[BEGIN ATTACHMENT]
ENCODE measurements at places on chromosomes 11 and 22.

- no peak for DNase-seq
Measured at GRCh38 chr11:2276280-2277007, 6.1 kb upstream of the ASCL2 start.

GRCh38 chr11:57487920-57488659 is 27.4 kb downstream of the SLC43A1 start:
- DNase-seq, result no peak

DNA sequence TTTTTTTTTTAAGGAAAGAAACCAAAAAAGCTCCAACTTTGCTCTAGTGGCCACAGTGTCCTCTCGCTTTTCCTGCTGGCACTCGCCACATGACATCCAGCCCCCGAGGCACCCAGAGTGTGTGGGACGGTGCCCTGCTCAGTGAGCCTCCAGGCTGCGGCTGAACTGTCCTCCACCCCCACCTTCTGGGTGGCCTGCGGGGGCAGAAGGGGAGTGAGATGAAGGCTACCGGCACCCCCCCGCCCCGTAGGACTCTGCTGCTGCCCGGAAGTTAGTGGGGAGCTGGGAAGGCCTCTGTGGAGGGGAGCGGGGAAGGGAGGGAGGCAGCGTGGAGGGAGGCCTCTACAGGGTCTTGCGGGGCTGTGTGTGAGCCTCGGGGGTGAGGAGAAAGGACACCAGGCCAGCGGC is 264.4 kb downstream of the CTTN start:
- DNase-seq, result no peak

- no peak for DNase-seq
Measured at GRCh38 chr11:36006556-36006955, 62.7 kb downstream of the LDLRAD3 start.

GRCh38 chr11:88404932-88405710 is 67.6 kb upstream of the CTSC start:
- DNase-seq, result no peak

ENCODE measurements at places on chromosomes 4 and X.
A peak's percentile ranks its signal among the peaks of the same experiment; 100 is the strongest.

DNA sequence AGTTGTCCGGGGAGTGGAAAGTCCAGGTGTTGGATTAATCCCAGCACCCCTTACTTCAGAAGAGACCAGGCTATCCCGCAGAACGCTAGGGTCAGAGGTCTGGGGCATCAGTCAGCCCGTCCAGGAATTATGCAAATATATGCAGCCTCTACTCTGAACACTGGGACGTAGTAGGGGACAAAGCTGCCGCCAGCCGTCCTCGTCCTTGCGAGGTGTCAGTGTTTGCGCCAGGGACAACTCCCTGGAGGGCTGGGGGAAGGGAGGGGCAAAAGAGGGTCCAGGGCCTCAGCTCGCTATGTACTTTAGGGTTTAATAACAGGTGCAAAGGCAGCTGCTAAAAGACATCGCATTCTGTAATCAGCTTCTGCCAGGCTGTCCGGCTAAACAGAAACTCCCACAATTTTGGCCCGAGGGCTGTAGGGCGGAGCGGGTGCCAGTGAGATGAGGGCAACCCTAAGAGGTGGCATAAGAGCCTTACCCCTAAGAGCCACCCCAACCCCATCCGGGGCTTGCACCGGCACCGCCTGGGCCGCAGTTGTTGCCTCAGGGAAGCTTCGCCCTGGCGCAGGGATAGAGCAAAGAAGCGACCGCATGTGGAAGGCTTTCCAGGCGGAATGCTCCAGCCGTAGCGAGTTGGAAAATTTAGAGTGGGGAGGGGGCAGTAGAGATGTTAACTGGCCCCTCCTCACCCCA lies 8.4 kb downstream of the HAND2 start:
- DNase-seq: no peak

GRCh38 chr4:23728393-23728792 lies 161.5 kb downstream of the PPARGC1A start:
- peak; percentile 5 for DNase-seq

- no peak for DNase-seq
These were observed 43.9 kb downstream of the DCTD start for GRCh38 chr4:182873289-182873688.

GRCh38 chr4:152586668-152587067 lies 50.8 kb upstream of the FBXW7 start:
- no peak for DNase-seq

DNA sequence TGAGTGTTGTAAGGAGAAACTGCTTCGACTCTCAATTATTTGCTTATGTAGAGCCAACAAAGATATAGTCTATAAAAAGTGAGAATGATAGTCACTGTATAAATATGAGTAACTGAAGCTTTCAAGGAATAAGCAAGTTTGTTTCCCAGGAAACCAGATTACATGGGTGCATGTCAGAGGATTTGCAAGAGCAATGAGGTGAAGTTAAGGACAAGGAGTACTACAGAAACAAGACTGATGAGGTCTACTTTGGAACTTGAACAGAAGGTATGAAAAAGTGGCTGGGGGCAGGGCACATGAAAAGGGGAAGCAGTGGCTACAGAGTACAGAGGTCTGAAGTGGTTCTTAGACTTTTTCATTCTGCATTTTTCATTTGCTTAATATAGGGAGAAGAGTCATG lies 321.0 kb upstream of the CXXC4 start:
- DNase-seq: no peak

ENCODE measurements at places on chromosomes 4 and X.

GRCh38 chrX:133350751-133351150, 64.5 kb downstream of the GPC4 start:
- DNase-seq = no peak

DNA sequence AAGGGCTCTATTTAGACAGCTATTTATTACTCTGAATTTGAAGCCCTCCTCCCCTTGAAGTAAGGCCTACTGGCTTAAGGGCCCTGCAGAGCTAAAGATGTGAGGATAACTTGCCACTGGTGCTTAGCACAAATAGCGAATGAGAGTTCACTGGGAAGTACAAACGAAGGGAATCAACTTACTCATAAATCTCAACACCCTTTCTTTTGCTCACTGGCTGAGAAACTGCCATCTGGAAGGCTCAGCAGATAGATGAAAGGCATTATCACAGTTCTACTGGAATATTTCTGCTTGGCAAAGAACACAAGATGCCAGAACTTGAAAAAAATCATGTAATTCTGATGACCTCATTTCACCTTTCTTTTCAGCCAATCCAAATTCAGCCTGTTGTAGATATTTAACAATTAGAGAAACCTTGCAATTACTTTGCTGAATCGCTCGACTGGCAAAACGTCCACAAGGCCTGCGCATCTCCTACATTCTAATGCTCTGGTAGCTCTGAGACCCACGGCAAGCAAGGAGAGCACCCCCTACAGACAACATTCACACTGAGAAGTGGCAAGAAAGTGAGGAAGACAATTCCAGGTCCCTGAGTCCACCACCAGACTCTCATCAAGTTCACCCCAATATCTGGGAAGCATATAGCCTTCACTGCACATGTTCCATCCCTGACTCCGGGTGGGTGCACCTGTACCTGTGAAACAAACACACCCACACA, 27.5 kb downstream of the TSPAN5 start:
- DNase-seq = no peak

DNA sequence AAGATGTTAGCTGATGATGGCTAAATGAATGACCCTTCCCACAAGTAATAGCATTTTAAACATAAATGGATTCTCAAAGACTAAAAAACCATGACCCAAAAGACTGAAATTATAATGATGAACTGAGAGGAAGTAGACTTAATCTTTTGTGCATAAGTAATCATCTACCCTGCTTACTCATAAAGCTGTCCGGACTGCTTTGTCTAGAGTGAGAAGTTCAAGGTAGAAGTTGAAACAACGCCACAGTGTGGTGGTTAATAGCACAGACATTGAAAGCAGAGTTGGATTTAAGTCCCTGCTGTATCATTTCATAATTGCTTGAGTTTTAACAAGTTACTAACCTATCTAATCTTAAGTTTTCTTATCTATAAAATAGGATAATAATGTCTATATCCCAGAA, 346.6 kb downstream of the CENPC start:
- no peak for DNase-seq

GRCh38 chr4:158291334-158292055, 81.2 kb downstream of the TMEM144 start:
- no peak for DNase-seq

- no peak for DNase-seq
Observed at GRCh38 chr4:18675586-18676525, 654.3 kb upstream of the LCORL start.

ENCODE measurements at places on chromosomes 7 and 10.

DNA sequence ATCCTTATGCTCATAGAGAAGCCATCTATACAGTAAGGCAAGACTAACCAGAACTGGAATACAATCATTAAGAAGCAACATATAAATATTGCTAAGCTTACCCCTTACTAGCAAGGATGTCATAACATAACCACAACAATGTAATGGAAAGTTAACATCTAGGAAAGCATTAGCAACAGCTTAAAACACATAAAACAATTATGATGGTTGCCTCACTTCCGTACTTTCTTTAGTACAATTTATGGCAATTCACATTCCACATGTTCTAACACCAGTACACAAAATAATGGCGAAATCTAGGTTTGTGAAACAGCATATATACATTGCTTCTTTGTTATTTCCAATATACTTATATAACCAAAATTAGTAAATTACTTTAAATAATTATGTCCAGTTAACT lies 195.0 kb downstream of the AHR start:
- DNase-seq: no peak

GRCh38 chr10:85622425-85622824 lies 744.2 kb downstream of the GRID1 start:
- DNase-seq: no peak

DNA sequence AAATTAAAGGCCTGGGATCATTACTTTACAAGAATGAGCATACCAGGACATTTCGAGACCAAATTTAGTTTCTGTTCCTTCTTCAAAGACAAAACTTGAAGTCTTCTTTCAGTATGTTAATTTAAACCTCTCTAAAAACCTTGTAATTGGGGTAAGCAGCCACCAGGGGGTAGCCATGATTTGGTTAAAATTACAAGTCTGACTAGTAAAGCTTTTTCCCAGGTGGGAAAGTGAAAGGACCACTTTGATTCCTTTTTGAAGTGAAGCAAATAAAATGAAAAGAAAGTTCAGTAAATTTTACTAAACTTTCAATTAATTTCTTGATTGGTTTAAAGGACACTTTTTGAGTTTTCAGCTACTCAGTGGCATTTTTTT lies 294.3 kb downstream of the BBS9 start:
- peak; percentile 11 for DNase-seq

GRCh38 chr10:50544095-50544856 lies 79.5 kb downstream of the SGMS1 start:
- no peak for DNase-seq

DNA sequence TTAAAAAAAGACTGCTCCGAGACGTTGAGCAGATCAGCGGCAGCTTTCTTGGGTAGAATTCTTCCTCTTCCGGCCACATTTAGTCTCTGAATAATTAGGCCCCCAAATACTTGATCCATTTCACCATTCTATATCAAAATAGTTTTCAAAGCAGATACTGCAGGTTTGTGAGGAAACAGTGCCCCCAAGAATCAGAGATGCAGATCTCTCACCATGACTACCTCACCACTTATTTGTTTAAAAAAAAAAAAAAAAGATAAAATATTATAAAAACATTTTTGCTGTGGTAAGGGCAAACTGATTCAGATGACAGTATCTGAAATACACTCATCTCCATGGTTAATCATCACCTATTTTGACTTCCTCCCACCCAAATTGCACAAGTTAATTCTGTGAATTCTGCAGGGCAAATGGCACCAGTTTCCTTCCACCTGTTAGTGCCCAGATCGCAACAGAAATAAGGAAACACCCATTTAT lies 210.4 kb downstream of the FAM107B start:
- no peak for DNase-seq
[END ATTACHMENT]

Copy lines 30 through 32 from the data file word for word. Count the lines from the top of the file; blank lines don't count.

- no peak for DNase-seq

GRCh38 chr4:158291334-158292055, 81.2 kb downstream of the TMEM144 start:
- no peak for DNase-seq